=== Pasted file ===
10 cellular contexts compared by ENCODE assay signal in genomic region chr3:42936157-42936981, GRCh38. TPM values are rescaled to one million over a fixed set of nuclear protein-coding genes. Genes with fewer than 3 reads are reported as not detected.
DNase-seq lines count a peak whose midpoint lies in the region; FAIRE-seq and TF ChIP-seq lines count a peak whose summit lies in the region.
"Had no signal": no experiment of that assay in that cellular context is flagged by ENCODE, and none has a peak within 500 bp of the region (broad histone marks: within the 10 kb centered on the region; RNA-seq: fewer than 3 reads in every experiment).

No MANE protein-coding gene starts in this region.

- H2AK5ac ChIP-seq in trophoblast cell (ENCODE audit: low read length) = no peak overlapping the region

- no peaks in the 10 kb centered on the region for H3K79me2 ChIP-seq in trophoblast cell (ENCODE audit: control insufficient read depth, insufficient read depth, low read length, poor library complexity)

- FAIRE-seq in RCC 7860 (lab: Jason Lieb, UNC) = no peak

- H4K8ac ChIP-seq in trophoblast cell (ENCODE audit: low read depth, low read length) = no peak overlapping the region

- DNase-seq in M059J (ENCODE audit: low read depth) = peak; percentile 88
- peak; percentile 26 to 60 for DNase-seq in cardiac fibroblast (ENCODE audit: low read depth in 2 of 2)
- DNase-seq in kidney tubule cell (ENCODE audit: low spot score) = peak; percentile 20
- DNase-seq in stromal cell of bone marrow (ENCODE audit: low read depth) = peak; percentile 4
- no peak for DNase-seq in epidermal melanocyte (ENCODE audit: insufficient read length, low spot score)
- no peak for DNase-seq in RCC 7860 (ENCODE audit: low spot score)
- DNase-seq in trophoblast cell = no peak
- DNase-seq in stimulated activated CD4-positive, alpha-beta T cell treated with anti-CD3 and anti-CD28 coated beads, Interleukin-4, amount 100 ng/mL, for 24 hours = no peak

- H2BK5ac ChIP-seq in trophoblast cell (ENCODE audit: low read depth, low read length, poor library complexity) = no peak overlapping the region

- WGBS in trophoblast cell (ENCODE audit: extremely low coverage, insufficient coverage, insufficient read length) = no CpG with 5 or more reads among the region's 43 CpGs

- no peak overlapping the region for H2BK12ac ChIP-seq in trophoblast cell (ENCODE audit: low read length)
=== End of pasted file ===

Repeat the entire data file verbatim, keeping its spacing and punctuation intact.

10 cellular contexts compared by ENCODE assay signal in genomic region chr3:42936157-42936981, GRCh38. TPM values are rescaled to one million over a fixed set of nuclear protein-coding genes. Genes with fewer than 3 reads are reported as not detected.
DNase-seq lines count a peak whose midpoint lies in the region; FAIRE-seq and TF ChIP-seq lines count a peak whose summit lies in the region.
"Had no signal": no experiment of that assay in that cellular context is flagged by ENCODE, and none has a peak within 500 bp of the region (broad histone marks: within the 10 kb centered on the region; RNA-seq: fewer than 3 reads in every experiment).

No MANE protein-coding gene starts in this region.

- H2AK5ac ChIP-seq in trophoblast cell (ENCODE audit: low read length) = no peak overlapping the region

- no peaks in the 10 kb centered on the region for H3K79me2 ChIP-seq in trophoblast cell (ENCODE audit: control insufficient read depth, insufficient read depth, low read length, poor library complexity)

- FAIRE-seq in RCC 7860 (lab: Jason Lieb, UNC) = no peak

- H4K8ac ChIP-seq in trophoblast cell (ENCODE audit: low read depth, low read length) = no peak overlapping the region

- DNase-seq in M059J (ENCODE audit: low read depth) = peak; percentile 88
- peak; percentile 26 to 60 for DNase-seq in cardiac fibroblast (ENCODE audit: low read depth in 2 of 2)
- DNase-seq in kidney tubule cell (ENCODE audit: low spot score) = peak; percentile 20
- DNase-seq in stromal cell of bone marrow (ENCODE audit: low read depth) = peak; percentile 4
- no peak for DNase-seq in epidermal melanocyte (ENCODE audit: insufficient read length, low spot score)
- no peak for DNase-seq in RCC 7860 (ENCODE audit: low spot score)
- DNase-seq in trophoblast cell = no peak
- DNase-seq in stimulated activated CD4-positive, alpha-beta T cell treated with anti-CD3 and anti-CD28 coated beads, Interleukin-4, amount 100 ng/mL, for 24 hours = no peak

- H2BK5ac ChIP-seq in trophoblast cell (ENCODE audit: low read depth, low read length, poor library complexity) = no peak overlapping the region

- WGBS in trophoblast cell (ENCODE audit: extremely low coverage, insufficient coverage, insufficient read length) = no CpG with 5 or more reads among the region's 43 CpGs

- no peak overlapping the region for H2BK12ac ChIP-seq in trophoblast cell (ENCODE audit: low read length)